What’s Your Praise-to-Criticism Ratio?

Bedtime at our house is a challenge. Putting four kids to bed is not for the faint of heart. Too often, my wife and I exchange short words without paying attention to how it affects an already chaotic situation. Our negative words breed negativity and our emotions pile up until they bubble over.

As a sort-of social experiment, I’ve begun paying attention to the amount of criticism in my life. Whether it’s comments on Facebook or Twitter, the terrible tragedies on the news, our current political debacle, feedback from our boss at work, comments from our spouse, or even the way we talk to our children, negativity is readily available.

In contrast, positive words and encouragement seem to be missing. As I began to track the ratio, I was shocked to learn it was nearly 10 to 1—ten negative impression for every positive impression.

This negativity bias is astounding. But sadly, we never slow down long enough to see it for what it is. From the news headlines to how we speak to each other to the very thoughts inside of our own minds, we have become consumed with what’s wrong instead of what’s right.

Does the amount of negativity really affect how we live our lives?

An article from the Harvard Business Review addresses what they call a praise-to-criticism ratio and the evidence was convincing. Studies showed that the highest performing teams held a ratio of six positive comments to one negative comment. On the contrary, the lowest performing teams were exposed to three negative comments for every positive one.

In performance-based environments, it has been proven that a praise-to-criticism ratio of 6 to 1 produces the most conducive environment to achieve our greatest success.

Why should our lives be any different?

Think And Grow Poor

Napoleon Hill’s Think and Grow Rich is one of the best-selling books of all-time with more than 70 million copies sold since it’s release in 1937. But curiously, the same phenomenon exists in the opposite direction. If you are surrounded by negative input and negative thoughts, you will grow into a negative person. Deep roots cannot thrive in infertile soil. Moreover, you cannot plant dissection in your life and expect to harvest peace.

Now, you can’t change the news, but you can certainly choose whether or not you spend hours every day watching it. In the same light, you can’t control your co-workers, but you can choose whether or not to engage in gossip. There’s a big difference in encountering negativity and engaging in it. The less you engage in those conversations, the less you’ll have to think about them, and the less you think about them, the less they’ll take root.

Of course, this is a biblical truth as well. The Apostle Paul made an astounding claim in his letter to the Romans when he said, “Be transformed by the renewing of your mind.” In his letter to the Corinthians, he charges them to “take every thought captive and make it obedient to Christ.”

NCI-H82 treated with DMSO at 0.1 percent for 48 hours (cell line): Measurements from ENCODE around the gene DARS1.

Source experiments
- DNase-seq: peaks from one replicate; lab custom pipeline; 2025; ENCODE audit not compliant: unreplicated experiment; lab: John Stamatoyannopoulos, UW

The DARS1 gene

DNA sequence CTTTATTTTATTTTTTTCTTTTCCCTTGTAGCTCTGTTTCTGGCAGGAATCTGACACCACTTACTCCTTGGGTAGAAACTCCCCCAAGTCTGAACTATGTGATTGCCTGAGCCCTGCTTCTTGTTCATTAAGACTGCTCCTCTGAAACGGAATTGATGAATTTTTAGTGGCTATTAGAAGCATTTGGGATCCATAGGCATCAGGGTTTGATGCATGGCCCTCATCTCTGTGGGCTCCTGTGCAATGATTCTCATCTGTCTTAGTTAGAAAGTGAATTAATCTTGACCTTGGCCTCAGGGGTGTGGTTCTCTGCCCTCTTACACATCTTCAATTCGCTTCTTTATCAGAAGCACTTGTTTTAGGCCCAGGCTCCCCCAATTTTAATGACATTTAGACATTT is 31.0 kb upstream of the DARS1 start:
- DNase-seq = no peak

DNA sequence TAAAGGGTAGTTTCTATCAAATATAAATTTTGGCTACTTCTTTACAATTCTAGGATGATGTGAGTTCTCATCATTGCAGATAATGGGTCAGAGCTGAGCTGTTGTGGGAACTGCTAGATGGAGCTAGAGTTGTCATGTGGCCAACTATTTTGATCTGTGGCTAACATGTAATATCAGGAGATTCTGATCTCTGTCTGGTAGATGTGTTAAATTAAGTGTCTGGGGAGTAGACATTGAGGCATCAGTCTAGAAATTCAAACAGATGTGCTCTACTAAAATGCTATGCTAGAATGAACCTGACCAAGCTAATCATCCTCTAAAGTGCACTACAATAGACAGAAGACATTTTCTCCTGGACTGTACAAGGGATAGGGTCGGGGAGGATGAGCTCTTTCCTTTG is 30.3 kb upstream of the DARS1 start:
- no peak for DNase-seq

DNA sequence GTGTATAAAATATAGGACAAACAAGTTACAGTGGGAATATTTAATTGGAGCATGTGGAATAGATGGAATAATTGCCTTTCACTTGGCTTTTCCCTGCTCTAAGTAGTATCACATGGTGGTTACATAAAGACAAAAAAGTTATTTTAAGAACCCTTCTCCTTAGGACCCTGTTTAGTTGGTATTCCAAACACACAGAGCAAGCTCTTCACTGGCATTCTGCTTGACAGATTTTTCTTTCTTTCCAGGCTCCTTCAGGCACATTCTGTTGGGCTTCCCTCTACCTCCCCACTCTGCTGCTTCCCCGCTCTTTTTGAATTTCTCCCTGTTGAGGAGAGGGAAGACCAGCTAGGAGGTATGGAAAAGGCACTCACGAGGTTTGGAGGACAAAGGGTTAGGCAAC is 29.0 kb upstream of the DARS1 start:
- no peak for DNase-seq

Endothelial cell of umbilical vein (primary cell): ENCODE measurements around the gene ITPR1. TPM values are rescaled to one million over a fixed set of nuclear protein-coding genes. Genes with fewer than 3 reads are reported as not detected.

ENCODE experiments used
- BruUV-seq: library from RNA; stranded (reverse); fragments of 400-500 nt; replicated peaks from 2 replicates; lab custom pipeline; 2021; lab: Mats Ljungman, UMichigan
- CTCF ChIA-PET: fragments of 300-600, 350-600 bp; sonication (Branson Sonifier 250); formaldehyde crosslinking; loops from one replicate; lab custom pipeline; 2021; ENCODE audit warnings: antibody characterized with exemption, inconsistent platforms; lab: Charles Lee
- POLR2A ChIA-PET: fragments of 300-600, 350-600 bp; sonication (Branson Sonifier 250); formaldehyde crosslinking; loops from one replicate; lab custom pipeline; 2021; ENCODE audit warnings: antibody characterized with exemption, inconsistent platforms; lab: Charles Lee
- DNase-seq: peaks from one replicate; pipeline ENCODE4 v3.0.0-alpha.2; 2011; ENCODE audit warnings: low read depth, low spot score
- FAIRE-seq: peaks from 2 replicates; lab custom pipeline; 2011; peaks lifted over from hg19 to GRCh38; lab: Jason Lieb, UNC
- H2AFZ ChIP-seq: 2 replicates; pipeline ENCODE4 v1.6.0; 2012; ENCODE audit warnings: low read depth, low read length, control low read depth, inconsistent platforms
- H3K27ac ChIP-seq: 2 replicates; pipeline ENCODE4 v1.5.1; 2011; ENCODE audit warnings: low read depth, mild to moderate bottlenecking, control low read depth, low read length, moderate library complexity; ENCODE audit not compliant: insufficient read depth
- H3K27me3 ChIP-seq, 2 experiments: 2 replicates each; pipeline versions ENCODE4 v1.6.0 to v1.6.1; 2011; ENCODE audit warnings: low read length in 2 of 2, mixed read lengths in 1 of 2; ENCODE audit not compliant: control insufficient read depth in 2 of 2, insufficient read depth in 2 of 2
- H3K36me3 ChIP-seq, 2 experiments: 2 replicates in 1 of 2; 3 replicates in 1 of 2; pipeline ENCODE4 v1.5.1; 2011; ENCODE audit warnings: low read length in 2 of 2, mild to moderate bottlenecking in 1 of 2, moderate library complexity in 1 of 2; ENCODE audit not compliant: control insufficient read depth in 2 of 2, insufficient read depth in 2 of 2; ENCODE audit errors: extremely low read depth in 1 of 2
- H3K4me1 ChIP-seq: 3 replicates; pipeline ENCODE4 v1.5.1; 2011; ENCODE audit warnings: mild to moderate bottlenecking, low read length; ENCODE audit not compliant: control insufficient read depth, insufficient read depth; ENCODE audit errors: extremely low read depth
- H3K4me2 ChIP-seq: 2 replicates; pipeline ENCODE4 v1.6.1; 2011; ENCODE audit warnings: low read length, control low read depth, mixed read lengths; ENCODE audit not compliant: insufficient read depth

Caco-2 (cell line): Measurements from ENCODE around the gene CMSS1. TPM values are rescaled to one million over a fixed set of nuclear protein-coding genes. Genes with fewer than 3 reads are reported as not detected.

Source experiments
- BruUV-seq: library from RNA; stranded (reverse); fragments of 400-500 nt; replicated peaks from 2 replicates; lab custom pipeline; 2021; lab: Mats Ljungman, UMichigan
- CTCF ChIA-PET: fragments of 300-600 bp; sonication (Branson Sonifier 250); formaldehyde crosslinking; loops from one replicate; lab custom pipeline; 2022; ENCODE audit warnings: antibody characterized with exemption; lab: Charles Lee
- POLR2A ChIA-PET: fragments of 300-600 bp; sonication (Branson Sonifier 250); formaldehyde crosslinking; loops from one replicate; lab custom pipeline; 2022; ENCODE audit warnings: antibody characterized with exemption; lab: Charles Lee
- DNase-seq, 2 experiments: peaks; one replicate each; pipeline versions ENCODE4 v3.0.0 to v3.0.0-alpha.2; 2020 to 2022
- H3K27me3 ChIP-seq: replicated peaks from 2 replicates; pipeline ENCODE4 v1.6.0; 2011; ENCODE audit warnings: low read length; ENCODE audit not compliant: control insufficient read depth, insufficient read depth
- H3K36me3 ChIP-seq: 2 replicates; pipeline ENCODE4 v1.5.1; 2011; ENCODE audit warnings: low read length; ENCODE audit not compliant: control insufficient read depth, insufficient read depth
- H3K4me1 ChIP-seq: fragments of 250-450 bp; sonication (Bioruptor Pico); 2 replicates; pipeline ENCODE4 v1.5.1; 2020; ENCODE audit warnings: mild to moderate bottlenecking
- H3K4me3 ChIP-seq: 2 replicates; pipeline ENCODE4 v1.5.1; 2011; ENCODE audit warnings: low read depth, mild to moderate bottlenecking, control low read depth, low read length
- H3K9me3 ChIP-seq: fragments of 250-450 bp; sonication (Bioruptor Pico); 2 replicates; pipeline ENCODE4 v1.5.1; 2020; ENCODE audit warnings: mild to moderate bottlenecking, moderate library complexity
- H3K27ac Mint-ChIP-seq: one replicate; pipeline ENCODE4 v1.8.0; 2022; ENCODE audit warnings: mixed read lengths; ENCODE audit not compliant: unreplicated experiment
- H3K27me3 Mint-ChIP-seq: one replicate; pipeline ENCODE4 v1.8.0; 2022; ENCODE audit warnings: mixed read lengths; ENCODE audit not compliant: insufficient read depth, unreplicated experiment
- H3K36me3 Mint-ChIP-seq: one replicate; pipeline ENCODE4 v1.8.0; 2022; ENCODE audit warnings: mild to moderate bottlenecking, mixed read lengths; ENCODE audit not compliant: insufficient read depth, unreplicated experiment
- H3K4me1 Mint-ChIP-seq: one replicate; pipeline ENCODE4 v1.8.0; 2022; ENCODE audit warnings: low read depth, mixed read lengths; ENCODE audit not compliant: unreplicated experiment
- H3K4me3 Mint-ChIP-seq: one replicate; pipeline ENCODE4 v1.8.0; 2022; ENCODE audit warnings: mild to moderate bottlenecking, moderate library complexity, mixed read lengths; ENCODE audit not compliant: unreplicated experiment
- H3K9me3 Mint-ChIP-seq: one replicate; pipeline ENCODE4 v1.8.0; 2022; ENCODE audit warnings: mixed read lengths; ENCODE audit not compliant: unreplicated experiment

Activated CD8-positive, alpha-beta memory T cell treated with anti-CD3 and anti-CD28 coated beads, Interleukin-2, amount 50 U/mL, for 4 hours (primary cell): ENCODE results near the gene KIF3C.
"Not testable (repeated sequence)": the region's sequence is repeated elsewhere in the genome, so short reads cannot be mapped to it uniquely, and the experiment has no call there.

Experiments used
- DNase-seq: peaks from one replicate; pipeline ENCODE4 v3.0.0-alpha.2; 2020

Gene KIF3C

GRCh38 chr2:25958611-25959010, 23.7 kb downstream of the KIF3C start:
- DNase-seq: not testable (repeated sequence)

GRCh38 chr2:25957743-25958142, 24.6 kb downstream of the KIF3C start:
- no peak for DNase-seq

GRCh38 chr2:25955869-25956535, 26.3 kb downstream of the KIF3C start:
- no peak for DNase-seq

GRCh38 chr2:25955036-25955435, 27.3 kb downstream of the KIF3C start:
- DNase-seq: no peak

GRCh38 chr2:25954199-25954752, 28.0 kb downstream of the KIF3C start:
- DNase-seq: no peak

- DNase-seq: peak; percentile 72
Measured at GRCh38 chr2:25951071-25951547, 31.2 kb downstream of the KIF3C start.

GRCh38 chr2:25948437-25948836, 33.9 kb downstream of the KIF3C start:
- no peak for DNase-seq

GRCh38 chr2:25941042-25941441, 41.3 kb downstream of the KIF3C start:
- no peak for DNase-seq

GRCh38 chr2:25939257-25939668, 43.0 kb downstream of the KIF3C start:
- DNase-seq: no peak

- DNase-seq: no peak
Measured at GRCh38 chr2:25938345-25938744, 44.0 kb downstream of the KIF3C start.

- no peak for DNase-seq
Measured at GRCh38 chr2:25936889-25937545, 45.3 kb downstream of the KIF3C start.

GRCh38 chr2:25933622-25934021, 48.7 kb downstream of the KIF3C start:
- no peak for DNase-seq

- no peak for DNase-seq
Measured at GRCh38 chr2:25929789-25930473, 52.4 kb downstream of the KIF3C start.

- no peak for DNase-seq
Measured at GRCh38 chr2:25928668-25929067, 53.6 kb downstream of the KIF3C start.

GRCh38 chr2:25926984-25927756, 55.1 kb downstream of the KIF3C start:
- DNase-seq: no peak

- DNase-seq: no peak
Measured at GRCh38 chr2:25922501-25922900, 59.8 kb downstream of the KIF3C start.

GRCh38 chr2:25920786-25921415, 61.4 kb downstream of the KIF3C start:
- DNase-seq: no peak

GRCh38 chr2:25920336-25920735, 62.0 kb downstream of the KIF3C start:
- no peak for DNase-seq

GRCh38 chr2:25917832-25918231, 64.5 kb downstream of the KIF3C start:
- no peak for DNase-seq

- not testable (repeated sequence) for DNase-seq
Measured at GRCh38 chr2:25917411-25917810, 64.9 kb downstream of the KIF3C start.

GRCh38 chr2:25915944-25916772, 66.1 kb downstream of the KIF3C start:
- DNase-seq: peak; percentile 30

Paul is reminding these new believers that the battle of faith is fought in the mind. So whether it’s Napoleon Hill or the Apostle Paul, the same principle holds true: we become what we think.

Praise versus Criticism

As a father to four, I am constantly aware of the messages my children perceive from my actions, both verbally and non-verbally. Too often, “No” and “Don’t” and “Stop” dominate my vocabulary. But the choice reamins.

Our praise or our criticism of begins with a choice. We can choose to see with a critical eye or we can choose to see with grateful eyes.

And regardless of what has been spoken Ober your life in the past, know this:

You were created with great purpose—you are a child of God. You were fearfully and wonderfully made. Let it sink in to the parts of you that have been covered up with years and years of negative talk. Begin to believe that God has great things for your life, that He is working everything for His good purposes.

Take an assessment of your praise-to-criticism ratio by recognizing what you say. If the world is spitting out a bunch of negativity, that just means we need to ramp up our efforts.

Jesus said that the world will know us (Christians) by our love. Our words and our actions will speak the light of praise from God or they will speak the death of criticism from the enemy. We get to choose.

So the next time you want to speak criticism, pause and choose to speak praise instead. Avoid sarcasm and negative people like the plague. Surround yourself with positivity and you’ll become that light to other people. Control your thoughts and make the conscious choice to be a vehicle of praise instead of a vehicle of criticism. As you move in that direction, you’ll notice that your heart begins to change.

That’s the transformation that Paul spoke of—when the light of Christ takes root deep down in fertile, grateful soil. That is a light that no darkness can withstand.

Be that kind of light, today.



A quick update on my book, Redefine Rich:

Right now, we are in conversations with a national publisher for my book, Redefine Rich. At this time, only 800 first-edition
copies are left. It is our hope to move these final copies before the contract is finalized. You can purchase these copies at www.redefinerich.com. (Bulk pricing available)


About the Author:

Matt Ham is a speaker and author of the book, Redefine Rich. Learn more, here.

Matt Ham speaking

Matt Ham speaking

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In the fall of 2015, I created the RICH Life Challenge, a 7-day devotional series aimed at helping you live each day on purpose so that you can begin living with purpose. You can sign up for the free emails below.

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